Writing should create choice, but without models and initial scaffolds many children remain unexposed to the choices that are right at their fingertips - or pen tips! Higher ability children have been guided by the prompts but often choose not to use them. I have made it clear that again, this comes down to choice. If they are truly capable and competent writers, they will be open to a wide variety of writing styles and opportunities. Those less able, require more guidance. This is but another technique to assist the writing process and is very much about quality over quantity.

I have enjoyed great success since trialling this technique. This has been particularly true for my middle ability children, particularly the boys whom as we know, stereotypically underperform girls. (See below for some selected examples.) They appear to like the methodical task of writing in this way. It has provided a 'comfort blanket' and a rationale behind their writing. As I have intrinsically linked it to the success criteria and the expected age appropriate grammar criteria, I am discovering that their knowledge of grammar, punctuation and spelling has increased. Expectations of the paragraph(s) have used technical vocabulary linked to our grammar lessons. This has also assisted children when answering questions linked to the grammar paper.

Take the example below: the prompts themselves have been edited so that the child in question understands what a 'subordinating conjunction' is, by using the acronym 'A WHITE BUS'. This is based upon child-friendly language, showing a concept many find difficult. This highlights how the child has transferred knowledge gained in a grammar lesson in to their writing. The 'Slow Writing' prompts have acted in this instance as a guide to remind children of their age related expectations.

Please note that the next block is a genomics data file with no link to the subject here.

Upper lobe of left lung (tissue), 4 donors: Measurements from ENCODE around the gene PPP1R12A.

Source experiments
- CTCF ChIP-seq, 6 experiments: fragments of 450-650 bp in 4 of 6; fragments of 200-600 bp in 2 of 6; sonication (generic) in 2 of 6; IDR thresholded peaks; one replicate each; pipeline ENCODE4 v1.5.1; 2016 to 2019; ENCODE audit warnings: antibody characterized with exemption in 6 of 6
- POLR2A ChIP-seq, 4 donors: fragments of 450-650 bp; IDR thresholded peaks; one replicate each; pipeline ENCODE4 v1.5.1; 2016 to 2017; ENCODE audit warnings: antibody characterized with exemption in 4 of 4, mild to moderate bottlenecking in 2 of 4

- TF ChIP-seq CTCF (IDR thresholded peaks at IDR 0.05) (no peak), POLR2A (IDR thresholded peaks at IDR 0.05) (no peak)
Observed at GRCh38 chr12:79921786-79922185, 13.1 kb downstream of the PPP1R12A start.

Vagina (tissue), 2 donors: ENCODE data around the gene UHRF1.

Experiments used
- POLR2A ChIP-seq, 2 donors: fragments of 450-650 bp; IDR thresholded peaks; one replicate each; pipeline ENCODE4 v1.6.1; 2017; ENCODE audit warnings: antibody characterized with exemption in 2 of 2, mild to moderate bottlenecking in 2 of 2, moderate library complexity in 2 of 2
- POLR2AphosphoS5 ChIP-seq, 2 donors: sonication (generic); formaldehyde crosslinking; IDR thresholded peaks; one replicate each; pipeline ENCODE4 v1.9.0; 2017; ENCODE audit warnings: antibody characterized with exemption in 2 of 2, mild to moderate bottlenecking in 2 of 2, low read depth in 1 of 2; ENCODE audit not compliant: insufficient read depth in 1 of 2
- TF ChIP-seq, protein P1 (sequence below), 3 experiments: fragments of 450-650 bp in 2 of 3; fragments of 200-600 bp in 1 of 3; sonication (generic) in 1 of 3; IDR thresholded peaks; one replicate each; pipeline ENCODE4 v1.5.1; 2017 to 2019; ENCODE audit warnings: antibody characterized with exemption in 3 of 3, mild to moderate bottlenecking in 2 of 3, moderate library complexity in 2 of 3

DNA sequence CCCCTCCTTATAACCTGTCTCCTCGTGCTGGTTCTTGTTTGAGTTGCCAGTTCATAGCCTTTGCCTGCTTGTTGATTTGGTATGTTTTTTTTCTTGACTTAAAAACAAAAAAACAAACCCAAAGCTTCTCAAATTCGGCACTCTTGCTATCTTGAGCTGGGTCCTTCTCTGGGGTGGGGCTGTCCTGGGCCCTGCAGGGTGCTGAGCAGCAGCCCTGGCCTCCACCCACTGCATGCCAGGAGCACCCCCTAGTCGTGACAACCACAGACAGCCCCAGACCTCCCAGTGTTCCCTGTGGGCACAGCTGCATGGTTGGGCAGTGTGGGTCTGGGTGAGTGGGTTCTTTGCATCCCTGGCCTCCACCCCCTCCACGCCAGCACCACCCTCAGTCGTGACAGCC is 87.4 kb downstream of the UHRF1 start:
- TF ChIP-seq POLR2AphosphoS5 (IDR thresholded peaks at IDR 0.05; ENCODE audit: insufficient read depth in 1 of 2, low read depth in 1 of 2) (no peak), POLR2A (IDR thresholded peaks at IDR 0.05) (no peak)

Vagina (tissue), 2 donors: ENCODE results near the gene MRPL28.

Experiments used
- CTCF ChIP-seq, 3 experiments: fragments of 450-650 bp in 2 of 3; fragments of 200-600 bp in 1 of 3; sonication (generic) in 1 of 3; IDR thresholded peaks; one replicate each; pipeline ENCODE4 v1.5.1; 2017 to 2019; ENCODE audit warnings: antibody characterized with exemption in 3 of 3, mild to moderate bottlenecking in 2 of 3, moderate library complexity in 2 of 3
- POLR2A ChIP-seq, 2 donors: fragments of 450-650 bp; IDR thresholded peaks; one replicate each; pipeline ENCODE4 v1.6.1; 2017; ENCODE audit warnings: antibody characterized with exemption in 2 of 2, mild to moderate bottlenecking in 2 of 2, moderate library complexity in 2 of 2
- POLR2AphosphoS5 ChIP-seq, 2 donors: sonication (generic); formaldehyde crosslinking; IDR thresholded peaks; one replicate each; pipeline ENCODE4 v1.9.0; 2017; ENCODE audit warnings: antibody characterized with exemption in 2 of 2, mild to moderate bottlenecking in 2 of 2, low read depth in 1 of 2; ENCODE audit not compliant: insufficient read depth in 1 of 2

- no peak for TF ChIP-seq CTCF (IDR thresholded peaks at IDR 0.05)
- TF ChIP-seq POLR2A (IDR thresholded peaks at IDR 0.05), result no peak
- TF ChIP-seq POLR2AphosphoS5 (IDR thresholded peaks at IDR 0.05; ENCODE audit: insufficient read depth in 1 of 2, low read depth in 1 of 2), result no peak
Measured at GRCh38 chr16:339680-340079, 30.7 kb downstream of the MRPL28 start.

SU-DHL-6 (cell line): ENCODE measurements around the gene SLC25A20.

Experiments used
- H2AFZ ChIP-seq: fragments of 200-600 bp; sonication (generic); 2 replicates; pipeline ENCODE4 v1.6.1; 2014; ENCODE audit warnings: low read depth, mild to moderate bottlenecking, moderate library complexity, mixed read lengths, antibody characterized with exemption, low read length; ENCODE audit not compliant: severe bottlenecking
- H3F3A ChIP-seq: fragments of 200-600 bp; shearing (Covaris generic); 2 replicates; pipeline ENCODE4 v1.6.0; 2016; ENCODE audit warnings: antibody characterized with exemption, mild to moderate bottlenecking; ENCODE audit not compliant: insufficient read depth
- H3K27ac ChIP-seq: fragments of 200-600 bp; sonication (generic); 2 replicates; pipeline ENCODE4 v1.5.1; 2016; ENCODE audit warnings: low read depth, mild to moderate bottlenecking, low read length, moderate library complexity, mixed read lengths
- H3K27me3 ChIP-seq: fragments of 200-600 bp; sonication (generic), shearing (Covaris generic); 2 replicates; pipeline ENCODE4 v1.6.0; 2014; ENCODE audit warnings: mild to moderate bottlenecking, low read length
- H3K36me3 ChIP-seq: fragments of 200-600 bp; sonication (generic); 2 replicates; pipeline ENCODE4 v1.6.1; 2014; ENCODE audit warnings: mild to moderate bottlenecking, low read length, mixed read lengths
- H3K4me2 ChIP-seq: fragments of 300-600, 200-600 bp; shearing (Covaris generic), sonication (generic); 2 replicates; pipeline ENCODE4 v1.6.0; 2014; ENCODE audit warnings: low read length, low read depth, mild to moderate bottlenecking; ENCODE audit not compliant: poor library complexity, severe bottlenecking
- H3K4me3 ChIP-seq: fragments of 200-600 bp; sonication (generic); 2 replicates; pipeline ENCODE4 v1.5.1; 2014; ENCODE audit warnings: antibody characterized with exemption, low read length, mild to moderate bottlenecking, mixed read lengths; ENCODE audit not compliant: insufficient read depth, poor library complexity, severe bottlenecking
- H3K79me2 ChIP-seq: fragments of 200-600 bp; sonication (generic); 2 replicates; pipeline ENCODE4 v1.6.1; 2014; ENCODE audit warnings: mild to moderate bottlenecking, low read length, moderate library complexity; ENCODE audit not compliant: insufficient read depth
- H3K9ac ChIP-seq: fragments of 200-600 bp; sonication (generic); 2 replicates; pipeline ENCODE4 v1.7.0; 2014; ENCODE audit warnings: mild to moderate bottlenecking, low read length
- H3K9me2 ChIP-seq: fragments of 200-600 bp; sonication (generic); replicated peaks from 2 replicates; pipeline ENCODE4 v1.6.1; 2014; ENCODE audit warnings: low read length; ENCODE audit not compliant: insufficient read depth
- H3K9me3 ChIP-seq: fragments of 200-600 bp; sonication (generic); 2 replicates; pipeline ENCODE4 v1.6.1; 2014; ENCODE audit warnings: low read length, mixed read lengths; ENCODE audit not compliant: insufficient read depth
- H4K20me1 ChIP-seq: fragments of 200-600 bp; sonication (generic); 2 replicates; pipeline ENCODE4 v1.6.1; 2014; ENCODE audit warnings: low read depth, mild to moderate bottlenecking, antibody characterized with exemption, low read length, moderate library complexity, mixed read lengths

'Slow Writing' provides a focus and a structure to writing. I have also found it very beneficial to upskill children’s understanding of grammatical concepts. For example, when writing a sentence which must include a subordinating conjunction, they need to ensure that they are confident and secure in their knowledge of subordinating conjunctions. I have found this has enabled children to transfer knowledge from discrete grammar lessons, in to their independent writing sessions. The process itself ensures that the learning of the lesson is completely explicit. The Literacy Shed have also written a blog advocating the use of 'Slow Writing' for teaching children the technical concepts of sentence structure.

This piece of work was produced using 'Slow Writing' prompts. This child later chose the same piece of work to explain how the feedback she had been given had been helpful to her progress; she recorded her thoughts on a post-it note in her book.

Equally, this displays pupil’s feelings about the 'Slow Writing' prompts and their use. 


All examples have been taken from my own Year Six class, although other classes across school have also trialled the approach. For more information about ‘Slow Writing’ please visit ‘Tim’s Teaching Tools' here.

Stacey Campbell (English/KS2 leader) - 25th February 2017